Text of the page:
The Early Modern Commons

Search Results for "Light Horse Harry Lee"

Your search for posts with tags containing Light Horse Harry Lee found 7 posts

This Week on Dispatches: Jeff Dacus on the “Tower of Victory” at the Siege of Fort Watson

On this week’s Dispatches host Brady Crytzer interviews JAR contributor Jeff Dacus on how Light Horse Harry Lee and Francis Marion were able to successfully capture... The post This Week on Dispatches: Jeff Dacus on the “Tower of...

Tower of Victory

As far back as the eleventh century B.C. attackers confronted by fortified cities and towns, castles, and forts, used siege towers to elevate their... The post Tower of Victory appeared first on Journal of the American Revolution.

Stony Point: The Second Occupation, July–October 1779

Gen. George Washington, commander-in-chief of the Continental Army, arrived at the American defenses at West Point “very much fatigued.” He had ridden one his... The post Stony Point: The Second Occupation, July–October 1779 appeared...

The Road to Charleston: Nathanael Greene and the American Revolution

The Road to Charleston, Nathanael Greene and the American Revolution by John Buchanan (University Press of Virginia, 2019) John Buchanan’s latest account of the southern theater... The post The Road to Charleston: Nathanael Greene and...

Light-Horse Harry Lee

Light-Horse Harry Lee: The Rise and Fall of a Revolutionary Hero and the Father of Robert E. Lee by Ryan Cole. (Washington, DC: Regnery History,... The post Light-Horse Harry Lee appeared first on Journal of the American Revolution.

“Light Horse Harry” Lee and Pyle’s Massacre

On February 25, 1781, the Continental cavalry of Lieutenant Colonel Henry “Light Horse Harry” Lee’s Legion and Brigadier Andrew Pickens’s militia encountered several hundred loyalists commanded by Colonel John Pyle at Holt’s Race Paths in North...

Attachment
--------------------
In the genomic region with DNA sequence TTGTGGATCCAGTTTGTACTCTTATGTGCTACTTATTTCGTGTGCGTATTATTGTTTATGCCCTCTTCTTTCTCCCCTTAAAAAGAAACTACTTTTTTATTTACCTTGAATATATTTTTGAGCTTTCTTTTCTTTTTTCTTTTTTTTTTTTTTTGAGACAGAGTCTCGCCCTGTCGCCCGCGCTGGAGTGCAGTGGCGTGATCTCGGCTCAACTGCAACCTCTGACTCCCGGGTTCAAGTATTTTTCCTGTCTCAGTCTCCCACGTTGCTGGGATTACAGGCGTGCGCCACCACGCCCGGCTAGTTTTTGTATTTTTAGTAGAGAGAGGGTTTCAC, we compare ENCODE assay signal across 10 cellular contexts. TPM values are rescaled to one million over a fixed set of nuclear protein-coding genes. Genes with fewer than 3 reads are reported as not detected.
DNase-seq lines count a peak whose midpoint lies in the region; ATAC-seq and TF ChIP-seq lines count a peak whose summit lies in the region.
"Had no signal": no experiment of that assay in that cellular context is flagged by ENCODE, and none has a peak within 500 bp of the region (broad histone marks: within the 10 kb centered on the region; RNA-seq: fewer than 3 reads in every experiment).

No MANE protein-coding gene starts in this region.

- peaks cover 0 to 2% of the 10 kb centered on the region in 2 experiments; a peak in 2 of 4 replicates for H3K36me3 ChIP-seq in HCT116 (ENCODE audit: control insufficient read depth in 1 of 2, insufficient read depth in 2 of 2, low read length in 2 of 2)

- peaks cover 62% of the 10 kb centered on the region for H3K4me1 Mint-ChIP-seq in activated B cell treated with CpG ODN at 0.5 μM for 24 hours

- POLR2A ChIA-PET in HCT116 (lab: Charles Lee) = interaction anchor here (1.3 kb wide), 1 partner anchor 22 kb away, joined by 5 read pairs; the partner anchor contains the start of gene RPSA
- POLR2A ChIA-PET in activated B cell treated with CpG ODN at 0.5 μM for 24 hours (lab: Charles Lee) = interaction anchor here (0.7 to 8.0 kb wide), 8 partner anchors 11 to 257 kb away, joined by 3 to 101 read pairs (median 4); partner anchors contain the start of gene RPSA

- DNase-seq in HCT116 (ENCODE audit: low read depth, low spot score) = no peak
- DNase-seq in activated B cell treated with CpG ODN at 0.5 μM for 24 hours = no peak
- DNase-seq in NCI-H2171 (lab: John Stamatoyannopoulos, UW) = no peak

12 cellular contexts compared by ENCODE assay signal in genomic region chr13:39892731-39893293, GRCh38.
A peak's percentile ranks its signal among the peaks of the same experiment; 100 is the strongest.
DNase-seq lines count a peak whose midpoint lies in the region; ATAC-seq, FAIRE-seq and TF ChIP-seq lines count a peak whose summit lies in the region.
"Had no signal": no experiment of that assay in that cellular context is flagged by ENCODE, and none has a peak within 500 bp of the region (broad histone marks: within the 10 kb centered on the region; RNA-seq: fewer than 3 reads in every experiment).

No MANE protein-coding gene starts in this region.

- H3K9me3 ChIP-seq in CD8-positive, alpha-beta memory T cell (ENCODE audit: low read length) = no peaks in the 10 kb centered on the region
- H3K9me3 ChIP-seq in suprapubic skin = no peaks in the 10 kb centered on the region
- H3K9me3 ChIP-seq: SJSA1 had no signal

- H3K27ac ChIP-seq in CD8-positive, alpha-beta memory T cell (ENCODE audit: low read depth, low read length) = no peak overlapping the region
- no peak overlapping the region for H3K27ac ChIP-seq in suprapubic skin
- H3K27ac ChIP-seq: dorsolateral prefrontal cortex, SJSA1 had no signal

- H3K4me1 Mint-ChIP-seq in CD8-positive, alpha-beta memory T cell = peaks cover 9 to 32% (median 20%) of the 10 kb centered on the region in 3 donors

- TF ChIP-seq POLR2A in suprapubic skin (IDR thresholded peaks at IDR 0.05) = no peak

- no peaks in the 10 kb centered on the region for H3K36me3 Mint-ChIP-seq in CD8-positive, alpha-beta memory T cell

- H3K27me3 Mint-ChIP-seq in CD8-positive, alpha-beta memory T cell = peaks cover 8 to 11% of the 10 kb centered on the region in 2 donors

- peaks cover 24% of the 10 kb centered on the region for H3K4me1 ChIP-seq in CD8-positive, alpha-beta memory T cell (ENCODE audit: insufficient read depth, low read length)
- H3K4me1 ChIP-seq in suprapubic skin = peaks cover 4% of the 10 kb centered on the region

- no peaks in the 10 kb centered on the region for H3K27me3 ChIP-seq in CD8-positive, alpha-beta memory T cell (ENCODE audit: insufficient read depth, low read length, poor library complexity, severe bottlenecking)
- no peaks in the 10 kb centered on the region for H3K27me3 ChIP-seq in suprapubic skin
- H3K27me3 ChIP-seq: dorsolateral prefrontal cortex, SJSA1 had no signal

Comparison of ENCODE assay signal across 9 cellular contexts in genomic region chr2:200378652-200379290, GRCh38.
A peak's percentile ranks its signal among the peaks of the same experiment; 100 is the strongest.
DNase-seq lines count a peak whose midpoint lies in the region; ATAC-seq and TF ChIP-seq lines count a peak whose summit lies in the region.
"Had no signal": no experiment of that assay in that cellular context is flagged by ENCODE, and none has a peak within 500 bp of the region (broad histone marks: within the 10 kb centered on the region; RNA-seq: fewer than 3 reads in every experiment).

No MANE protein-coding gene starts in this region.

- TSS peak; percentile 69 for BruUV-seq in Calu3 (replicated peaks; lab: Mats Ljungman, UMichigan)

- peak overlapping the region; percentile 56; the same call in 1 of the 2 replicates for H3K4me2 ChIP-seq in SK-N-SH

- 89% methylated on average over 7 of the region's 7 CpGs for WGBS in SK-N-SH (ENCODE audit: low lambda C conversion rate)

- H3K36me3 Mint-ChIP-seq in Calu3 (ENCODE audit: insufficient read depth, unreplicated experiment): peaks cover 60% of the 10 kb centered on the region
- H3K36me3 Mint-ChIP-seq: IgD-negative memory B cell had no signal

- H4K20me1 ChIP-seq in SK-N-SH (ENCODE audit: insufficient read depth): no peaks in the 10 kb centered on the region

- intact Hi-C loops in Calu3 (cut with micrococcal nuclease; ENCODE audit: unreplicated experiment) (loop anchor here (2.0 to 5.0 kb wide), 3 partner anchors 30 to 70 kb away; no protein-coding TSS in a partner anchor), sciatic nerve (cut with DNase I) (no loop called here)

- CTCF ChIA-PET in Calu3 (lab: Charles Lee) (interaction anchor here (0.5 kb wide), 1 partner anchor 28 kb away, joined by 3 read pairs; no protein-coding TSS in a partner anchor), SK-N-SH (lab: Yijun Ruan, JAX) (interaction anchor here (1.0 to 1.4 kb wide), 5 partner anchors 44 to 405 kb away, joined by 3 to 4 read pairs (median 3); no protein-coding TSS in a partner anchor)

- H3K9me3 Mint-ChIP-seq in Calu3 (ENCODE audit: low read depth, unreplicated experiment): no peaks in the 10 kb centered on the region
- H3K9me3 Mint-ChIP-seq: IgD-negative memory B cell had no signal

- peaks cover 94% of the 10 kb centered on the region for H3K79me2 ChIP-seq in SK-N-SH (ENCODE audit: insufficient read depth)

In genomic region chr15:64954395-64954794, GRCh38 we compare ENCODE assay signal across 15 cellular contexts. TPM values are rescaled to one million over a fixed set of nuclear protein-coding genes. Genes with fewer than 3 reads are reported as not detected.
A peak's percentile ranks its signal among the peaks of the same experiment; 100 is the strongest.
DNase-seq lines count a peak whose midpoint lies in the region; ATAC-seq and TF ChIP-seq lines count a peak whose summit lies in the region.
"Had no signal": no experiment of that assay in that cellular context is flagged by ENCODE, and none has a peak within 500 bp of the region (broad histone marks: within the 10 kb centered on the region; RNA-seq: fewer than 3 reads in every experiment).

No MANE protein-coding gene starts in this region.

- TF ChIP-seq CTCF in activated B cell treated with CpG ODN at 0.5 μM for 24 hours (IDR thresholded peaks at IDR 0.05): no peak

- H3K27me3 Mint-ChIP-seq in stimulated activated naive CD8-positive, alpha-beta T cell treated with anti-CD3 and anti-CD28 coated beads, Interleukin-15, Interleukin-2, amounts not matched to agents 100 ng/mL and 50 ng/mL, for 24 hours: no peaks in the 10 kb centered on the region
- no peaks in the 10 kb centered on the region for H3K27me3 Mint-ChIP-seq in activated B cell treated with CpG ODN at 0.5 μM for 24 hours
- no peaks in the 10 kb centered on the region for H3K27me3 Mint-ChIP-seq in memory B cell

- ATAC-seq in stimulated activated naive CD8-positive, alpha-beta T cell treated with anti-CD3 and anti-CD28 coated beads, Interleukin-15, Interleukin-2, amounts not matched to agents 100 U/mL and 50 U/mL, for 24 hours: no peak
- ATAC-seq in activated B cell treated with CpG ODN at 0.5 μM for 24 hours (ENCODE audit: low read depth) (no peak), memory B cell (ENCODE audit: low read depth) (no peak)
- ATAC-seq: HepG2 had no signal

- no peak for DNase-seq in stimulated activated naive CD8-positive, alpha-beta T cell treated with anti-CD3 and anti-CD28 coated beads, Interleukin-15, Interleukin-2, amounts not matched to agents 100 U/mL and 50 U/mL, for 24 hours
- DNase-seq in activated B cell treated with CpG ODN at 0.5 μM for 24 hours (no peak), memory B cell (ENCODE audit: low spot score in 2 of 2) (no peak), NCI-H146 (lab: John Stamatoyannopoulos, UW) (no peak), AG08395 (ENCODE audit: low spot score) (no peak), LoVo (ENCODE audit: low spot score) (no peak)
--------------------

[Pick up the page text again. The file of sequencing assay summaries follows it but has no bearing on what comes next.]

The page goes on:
Notes on Post Tags Search

By default, this searches for any categories containing your search term: eg, Tudor will also find Tudors, Tudor History, etc. Check the 'exact' box to restrict searching to categories exactly matching your search. All searches are case-insensitive.

This is a search for tags/categories assigned to blog posts by their authors. The terminology used for post tags varies across different blog platforms, but WordPress tags and categories, Blogspot labels, and Tumblr tags are all included.

This search feature has a number of purposes:

1. to give site users improved access to the content EMC has been aggregating since August 2012, so they can look for bloggers posting on topics they're interested in, explore what's happening in the early modern blogosphere, and so on.

2. to facilitate and encourage the proactive use of post categories/tags by groups of bloggers with shared interests. All searches can be bookmarked for reference, making it possible to create useful resources of blogging about specific news, topics, conferences, etc, in a similar fashion to Twitter hashtags. Bloggers could agree on a shared tag for posts, or an event organiser could announce one in advance, as is often done with Twitter hashtags.

Caveats and Work in Progress

This does not search post content, and it will not find any informal keywords/hashtags within the body of posts.

If EMC doesn't find any <category> tags for a post in the RSS feed it is classified as uncategorized. These and any <category> 'uncategorized' from the feed are omitted from search results. (It should always be borne in mind that some bloggers never use any kind of category or tag at all.)

This will not be a 'real time' search, although EMC updates content every few hours so it's never very far behind events.

The search is at present quite basic and limited. I plan to add a number of more sophisticated features in the future including the ability to filter by blog tags and by dates. I may also introduce RSS feeds for search queries at some point.

Constructing Search Query URLs

If you'd like to use an event tag, it's possible to work out in advance what the URL will be, without needing to visit EMC and run the search manually (though you might be advised to check it works!). But you'll need to use URL encoding as appropriate for any spaces or punctuation in the tag (so it might be a good idea to avoid them).

This is the basic structure:{search term or phrase}

For example, the URL for a simple search for categories containing London:

The URL for a search for the exact category Gunpowder Plot:

In this more complex URL, %20 is the URL encoding for a space between words and &exact=on adds the exact category requirement.

I'll do my best to ensure that the basic URL construction (searchcat?s=...) is stable and persistent as long as the site is around.